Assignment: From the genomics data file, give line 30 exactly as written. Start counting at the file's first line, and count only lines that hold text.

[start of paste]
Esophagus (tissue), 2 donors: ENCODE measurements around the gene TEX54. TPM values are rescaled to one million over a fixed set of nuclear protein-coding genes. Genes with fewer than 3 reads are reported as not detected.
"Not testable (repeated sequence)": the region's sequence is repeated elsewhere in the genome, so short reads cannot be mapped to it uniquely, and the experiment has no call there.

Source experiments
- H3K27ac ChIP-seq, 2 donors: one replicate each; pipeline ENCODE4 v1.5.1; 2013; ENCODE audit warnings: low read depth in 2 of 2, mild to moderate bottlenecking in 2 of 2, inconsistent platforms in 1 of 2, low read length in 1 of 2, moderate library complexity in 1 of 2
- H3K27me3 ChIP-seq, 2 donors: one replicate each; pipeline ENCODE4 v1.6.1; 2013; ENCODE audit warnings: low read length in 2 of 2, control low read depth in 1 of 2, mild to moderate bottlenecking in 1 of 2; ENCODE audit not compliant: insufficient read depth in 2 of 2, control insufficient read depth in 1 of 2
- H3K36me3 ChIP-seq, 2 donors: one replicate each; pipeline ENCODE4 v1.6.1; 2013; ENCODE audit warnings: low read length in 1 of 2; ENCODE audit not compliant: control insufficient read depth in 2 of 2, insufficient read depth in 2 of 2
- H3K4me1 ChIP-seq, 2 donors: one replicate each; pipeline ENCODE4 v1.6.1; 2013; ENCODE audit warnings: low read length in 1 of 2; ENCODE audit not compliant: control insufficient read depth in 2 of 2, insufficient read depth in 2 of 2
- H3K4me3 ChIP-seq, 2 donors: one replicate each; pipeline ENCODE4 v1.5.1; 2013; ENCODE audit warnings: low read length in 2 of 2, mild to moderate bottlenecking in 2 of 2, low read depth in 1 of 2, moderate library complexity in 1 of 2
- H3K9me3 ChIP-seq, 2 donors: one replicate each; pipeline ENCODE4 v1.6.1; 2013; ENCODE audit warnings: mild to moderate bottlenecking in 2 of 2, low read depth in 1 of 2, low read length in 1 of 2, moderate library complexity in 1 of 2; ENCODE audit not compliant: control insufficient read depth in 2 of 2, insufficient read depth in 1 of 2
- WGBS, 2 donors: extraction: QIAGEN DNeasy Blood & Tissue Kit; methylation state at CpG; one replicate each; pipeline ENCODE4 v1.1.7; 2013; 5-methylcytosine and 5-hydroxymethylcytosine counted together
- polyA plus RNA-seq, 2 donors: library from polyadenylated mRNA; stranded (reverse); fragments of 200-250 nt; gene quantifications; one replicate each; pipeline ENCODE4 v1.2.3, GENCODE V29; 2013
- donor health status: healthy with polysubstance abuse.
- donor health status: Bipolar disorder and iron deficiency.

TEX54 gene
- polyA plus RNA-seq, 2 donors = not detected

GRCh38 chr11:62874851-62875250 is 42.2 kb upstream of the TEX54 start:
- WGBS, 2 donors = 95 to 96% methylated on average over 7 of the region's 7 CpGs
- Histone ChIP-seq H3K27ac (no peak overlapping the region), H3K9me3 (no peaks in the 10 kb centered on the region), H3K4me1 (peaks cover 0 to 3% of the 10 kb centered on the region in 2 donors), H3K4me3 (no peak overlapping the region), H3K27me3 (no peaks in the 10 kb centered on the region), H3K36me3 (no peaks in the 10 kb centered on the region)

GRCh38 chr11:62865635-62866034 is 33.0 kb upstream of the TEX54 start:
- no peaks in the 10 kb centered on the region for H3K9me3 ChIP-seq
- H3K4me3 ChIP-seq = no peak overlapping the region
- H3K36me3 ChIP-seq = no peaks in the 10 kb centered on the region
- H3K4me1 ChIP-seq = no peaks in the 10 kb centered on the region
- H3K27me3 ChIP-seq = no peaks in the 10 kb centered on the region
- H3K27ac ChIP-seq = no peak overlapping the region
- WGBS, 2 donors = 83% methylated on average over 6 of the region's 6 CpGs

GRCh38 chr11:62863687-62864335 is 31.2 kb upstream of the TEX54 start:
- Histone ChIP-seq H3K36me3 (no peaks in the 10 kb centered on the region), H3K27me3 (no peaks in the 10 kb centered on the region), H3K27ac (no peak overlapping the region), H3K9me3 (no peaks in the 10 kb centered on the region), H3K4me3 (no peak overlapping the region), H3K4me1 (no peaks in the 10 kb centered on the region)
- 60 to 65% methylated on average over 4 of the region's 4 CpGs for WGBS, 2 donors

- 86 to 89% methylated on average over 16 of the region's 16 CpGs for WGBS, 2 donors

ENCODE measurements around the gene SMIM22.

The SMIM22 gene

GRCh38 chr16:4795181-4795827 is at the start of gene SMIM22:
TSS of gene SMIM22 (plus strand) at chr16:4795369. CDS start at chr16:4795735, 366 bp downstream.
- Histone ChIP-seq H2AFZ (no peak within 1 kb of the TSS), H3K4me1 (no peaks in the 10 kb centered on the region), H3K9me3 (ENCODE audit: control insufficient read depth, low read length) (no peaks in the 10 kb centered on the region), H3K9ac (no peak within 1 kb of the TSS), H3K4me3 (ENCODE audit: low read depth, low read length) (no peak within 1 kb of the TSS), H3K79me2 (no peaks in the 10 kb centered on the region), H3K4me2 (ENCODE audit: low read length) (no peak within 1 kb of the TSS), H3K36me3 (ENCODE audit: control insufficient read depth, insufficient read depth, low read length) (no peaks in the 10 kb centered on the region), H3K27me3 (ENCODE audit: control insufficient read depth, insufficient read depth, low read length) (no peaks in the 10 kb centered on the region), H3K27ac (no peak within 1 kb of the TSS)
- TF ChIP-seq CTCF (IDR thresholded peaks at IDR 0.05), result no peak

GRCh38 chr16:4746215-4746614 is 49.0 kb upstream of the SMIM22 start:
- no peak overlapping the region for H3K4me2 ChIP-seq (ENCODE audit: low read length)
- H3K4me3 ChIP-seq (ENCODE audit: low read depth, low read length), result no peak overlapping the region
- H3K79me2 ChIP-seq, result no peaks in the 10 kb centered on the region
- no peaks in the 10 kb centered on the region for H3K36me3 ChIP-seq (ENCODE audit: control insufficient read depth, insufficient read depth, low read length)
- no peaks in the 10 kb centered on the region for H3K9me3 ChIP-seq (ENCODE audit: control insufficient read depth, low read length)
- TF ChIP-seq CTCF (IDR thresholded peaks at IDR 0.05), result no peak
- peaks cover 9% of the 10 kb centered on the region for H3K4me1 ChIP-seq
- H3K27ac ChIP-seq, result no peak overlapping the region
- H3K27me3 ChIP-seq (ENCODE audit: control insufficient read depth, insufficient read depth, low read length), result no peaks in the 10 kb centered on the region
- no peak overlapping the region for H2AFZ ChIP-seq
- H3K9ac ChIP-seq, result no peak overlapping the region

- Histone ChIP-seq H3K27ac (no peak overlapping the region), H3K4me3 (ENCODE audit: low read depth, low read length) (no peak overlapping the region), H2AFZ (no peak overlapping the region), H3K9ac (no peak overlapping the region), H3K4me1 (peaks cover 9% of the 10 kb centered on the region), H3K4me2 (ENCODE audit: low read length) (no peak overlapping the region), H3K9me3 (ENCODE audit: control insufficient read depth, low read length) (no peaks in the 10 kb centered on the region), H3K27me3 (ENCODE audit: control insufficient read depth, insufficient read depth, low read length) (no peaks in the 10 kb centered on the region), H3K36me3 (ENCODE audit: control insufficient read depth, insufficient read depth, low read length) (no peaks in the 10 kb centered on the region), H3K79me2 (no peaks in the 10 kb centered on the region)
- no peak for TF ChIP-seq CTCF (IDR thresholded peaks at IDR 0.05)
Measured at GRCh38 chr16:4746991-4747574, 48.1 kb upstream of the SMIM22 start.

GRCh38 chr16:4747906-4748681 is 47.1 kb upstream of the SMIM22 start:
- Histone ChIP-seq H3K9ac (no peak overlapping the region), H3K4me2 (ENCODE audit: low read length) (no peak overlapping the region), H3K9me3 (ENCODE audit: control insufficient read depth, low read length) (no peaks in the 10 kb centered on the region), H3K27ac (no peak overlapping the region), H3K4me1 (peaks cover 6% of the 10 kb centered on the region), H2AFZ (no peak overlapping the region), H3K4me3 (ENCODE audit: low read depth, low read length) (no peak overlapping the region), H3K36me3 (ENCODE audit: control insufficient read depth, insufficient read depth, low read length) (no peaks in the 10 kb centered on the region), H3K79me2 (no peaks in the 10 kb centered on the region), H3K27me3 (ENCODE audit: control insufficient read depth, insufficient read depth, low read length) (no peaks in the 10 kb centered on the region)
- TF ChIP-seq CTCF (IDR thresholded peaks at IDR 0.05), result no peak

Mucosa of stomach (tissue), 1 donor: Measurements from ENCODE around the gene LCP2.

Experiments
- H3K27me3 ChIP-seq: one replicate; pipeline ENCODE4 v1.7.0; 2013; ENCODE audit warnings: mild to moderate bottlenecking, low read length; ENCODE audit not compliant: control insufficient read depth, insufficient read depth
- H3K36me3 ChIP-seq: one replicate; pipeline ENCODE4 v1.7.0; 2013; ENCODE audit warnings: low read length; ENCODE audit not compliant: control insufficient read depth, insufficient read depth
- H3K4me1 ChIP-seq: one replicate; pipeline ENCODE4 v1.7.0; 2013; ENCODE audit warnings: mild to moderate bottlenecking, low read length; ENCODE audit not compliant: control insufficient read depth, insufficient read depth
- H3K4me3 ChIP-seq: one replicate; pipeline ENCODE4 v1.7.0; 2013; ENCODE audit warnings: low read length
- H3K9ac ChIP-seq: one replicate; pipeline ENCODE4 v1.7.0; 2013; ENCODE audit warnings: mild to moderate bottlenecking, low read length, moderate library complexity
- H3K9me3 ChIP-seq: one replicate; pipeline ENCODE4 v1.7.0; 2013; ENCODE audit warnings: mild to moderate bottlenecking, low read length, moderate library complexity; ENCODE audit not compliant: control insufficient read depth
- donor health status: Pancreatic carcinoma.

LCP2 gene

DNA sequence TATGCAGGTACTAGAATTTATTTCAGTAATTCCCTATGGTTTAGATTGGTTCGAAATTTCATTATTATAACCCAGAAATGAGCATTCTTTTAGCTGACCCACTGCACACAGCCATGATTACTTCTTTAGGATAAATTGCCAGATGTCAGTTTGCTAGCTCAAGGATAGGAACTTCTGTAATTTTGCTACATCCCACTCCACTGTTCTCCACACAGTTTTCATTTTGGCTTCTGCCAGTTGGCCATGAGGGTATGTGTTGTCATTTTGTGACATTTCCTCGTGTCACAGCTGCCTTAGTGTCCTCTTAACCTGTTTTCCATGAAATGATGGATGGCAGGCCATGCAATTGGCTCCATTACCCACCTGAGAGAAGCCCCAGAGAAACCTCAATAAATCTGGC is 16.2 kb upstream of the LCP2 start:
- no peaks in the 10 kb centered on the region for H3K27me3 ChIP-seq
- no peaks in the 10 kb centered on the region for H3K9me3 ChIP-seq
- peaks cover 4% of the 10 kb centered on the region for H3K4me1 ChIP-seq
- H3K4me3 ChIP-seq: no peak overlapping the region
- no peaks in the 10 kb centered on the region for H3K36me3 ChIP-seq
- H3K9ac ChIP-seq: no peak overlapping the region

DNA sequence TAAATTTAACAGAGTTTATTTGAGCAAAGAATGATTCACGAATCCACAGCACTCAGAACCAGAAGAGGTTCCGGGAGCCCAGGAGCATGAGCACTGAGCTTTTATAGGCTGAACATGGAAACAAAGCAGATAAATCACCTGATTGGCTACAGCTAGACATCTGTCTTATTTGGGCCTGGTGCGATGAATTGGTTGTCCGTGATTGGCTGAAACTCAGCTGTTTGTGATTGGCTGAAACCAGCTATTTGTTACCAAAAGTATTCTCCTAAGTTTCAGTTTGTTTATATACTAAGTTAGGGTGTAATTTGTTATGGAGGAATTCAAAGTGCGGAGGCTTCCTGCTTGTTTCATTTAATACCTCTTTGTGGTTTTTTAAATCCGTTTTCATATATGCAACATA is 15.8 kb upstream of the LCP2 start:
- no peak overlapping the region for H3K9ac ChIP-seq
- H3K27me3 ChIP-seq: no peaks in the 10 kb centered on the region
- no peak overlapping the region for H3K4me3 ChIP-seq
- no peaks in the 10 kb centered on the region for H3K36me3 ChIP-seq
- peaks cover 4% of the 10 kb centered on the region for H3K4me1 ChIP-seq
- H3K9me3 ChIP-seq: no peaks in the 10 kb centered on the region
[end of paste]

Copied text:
- 86 to 89% methylated on average over 16 of the region's 16 CpGs for WGBS, 2 donors